Kumu Kahua & pidgin

Kumu Kahua is a local theater company that is dedicated to producing plays for and about Hawaii’s people. A number of them are written in “pidgin english,” a local dialect. Until recently, works written in pidgin english were a no-no. (Mitchell’s going to have a field day with this one.) However, high profile theater companies like Kumu Kahua have played an important role in legitimizing pidgin english in the arts. Not surprisingly, I’ve been in Kumu Kahua plays before – but that was a long time ago.

Last week – ten years later – I auditioned at Kumu Kahua for Dennis Carroll’s new play, Age Sex Location. Yeah, is that title hillarious or what? Anyway, I found out a couple hours ago that I was cast. *whew* I was quite nervous because the play is written heavily in pidgin, and honestly, my pidgin sucks. Ok, I don’t sound as bad as Turtle from North Shore. Or half the people on Byrds of Paradise. Or (oh god) the “locals” on Marker. (Haha remember that? Richard Grieco sucks.) But I don’t think I ever sound completely genuine. Apparently, that’s not a problem – plus I can work on it during rehearsals. Anyway, I’m from Kauai, and everyone I know spoke a lot of pidgin. I on the other hand, wasn’t allowed to. For years the educational system in Hawaii tried to stamp out pidgin on the grounds that “speaking proper english was essential to being accepted in the professional world.” Little did anyone know that pidgin would become such a celebrated aspect of local culture; slowly permeating into art, literature and even the educational system.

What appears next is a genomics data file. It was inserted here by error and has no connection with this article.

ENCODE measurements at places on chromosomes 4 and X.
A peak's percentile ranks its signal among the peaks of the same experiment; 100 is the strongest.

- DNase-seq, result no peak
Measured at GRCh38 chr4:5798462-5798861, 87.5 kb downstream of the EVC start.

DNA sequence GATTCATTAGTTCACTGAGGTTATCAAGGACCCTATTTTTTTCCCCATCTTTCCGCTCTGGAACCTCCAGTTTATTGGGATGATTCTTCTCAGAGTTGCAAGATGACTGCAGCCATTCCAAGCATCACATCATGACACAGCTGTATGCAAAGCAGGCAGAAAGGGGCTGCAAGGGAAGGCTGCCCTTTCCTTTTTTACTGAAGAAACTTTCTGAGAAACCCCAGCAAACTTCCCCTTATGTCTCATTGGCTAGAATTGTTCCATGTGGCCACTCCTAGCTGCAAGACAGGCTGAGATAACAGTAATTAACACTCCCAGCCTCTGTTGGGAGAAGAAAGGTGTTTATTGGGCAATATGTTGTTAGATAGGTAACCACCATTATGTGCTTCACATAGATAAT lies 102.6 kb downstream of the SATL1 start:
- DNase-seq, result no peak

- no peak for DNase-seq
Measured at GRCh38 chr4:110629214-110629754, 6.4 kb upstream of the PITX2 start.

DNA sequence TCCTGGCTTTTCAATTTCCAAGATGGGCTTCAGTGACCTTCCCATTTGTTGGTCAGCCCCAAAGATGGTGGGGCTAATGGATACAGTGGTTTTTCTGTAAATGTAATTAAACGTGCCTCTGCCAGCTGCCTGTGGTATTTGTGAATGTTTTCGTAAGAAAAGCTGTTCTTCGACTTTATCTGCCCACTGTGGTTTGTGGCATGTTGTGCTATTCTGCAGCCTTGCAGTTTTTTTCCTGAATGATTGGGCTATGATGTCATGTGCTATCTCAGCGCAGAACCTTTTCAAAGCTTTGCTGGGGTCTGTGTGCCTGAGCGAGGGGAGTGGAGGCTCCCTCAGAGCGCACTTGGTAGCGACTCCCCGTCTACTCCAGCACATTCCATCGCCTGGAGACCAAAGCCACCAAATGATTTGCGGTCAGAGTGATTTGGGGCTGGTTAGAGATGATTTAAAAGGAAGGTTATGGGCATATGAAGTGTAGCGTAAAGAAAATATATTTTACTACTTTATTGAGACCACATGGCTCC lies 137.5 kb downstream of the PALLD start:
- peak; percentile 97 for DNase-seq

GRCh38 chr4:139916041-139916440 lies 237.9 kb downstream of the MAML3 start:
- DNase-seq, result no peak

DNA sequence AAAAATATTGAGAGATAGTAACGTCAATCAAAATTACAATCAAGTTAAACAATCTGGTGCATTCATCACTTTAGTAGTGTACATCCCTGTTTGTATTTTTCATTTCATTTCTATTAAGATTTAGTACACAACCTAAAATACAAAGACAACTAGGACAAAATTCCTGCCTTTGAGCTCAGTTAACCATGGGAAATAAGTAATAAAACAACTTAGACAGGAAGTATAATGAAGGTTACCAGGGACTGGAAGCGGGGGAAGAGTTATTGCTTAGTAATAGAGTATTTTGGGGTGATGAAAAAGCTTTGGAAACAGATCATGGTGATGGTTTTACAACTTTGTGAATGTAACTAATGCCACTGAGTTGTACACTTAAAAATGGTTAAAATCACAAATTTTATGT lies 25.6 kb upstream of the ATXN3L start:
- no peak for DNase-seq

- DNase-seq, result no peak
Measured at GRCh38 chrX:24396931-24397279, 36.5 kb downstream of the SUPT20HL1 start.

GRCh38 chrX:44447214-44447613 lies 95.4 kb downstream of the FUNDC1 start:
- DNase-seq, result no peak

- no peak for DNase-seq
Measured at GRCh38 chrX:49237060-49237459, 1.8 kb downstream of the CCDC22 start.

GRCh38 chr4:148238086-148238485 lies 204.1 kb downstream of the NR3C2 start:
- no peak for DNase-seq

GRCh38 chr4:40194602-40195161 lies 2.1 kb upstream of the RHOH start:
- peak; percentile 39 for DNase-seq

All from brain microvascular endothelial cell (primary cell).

Anyway, Age Sex Location is about four generations of a local family who buy a computer and slowly become alienated from each other after they start getting into chat rooms and dating services and online gambling. The script is great – it’s smartly written; both disturbing and cool at the same time. The best part is I get to play a 22 year-old. I’m 34. Yes, I almost look that young. *awesome*

Comments are closed.

Terms of use | Privacy Policy | Content: Creative Commons | Site and Design © 2009 | Metroblogging ® and Metblogs ® are registered trademarks of Bode Media, Inc.